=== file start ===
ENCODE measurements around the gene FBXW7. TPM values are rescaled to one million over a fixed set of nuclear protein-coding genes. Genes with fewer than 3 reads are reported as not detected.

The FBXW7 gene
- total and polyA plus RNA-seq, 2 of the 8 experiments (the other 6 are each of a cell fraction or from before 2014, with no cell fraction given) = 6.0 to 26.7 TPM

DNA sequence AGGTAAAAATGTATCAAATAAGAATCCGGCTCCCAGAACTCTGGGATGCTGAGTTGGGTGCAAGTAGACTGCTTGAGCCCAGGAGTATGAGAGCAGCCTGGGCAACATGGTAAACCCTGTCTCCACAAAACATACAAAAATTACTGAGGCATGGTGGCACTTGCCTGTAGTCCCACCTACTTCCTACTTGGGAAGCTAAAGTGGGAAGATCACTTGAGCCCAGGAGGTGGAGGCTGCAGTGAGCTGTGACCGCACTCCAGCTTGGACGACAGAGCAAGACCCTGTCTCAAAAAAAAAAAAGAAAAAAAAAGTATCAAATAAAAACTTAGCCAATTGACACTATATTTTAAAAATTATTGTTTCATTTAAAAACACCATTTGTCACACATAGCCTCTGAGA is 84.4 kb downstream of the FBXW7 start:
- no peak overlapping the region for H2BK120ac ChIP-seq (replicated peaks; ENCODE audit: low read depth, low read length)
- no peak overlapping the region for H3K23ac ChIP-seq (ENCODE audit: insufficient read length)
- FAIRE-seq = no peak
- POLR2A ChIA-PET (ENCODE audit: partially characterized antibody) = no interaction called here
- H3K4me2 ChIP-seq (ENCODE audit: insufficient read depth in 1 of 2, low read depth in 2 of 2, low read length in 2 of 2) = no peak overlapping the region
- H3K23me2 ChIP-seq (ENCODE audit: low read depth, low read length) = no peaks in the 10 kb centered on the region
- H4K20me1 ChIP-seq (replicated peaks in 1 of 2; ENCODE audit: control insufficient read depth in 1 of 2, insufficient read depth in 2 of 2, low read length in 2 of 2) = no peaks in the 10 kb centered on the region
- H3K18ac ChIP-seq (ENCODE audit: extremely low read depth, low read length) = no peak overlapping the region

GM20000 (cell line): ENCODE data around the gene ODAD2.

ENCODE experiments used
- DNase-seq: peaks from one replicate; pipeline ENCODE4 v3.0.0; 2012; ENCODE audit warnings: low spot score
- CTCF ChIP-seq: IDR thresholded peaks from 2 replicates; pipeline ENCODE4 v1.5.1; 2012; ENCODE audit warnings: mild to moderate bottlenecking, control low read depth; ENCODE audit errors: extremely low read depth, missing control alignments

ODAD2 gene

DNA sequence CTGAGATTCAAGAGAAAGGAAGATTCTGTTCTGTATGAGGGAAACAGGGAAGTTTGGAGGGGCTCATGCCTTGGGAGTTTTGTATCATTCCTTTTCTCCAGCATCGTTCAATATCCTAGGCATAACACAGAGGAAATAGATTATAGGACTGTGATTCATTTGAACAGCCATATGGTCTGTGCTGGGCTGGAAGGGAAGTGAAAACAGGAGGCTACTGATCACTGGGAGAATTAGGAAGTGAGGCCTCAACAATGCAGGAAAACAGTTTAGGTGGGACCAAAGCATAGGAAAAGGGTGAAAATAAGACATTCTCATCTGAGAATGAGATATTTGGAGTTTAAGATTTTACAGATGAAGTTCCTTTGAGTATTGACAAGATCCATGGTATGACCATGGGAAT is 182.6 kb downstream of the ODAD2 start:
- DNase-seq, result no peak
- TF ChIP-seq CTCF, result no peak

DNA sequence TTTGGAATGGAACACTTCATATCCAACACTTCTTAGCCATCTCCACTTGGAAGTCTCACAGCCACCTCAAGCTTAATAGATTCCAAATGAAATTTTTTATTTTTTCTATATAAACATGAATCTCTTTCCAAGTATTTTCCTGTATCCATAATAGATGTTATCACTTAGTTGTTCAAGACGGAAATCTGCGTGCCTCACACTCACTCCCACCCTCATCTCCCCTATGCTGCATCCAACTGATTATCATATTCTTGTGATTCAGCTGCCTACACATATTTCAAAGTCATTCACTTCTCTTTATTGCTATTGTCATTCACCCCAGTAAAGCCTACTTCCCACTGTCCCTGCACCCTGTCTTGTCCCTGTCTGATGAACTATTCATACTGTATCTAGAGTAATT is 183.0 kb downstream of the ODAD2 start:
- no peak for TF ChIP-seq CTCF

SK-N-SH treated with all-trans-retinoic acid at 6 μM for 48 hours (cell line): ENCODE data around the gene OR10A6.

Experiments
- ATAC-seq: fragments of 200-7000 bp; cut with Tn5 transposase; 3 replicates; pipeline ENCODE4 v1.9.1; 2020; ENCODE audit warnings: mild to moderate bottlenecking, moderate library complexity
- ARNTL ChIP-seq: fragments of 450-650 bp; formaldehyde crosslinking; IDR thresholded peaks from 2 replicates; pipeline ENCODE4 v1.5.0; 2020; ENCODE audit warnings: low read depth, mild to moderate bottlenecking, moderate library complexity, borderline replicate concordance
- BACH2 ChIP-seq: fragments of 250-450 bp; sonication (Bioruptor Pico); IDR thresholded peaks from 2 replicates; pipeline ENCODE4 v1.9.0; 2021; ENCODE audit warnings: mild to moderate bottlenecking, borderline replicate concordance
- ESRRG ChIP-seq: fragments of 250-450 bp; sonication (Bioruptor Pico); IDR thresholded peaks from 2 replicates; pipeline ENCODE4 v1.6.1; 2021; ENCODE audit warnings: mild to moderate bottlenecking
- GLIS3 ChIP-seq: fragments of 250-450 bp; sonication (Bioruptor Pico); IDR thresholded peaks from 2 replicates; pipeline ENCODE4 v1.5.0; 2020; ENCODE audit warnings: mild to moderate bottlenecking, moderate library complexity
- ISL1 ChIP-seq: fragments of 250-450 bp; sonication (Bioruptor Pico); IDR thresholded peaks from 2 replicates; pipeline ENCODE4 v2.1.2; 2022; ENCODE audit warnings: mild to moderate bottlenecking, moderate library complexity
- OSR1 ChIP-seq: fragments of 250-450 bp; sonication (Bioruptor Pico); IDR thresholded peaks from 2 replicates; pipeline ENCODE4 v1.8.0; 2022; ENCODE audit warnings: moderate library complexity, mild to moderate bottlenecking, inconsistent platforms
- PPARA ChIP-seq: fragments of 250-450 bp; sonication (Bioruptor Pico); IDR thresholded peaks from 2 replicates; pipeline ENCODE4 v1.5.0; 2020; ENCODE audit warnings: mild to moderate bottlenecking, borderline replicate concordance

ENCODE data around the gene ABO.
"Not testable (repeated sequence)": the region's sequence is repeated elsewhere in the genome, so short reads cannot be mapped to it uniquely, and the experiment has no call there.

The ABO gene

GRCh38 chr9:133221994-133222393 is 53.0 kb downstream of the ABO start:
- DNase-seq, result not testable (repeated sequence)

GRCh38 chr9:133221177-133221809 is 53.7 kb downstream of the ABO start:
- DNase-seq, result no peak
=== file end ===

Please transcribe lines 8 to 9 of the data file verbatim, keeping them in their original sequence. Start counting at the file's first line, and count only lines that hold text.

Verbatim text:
- POLR2A ChIA-PET (ENCODE audit: partially characterized antibody) = no interaction called here
- H3K4me2 ChIP-seq (ENCODE audit: insufficient read depth in 1 of 2, low read depth in 2 of 2, low read length in 2 of 2) = no peak overlapping the region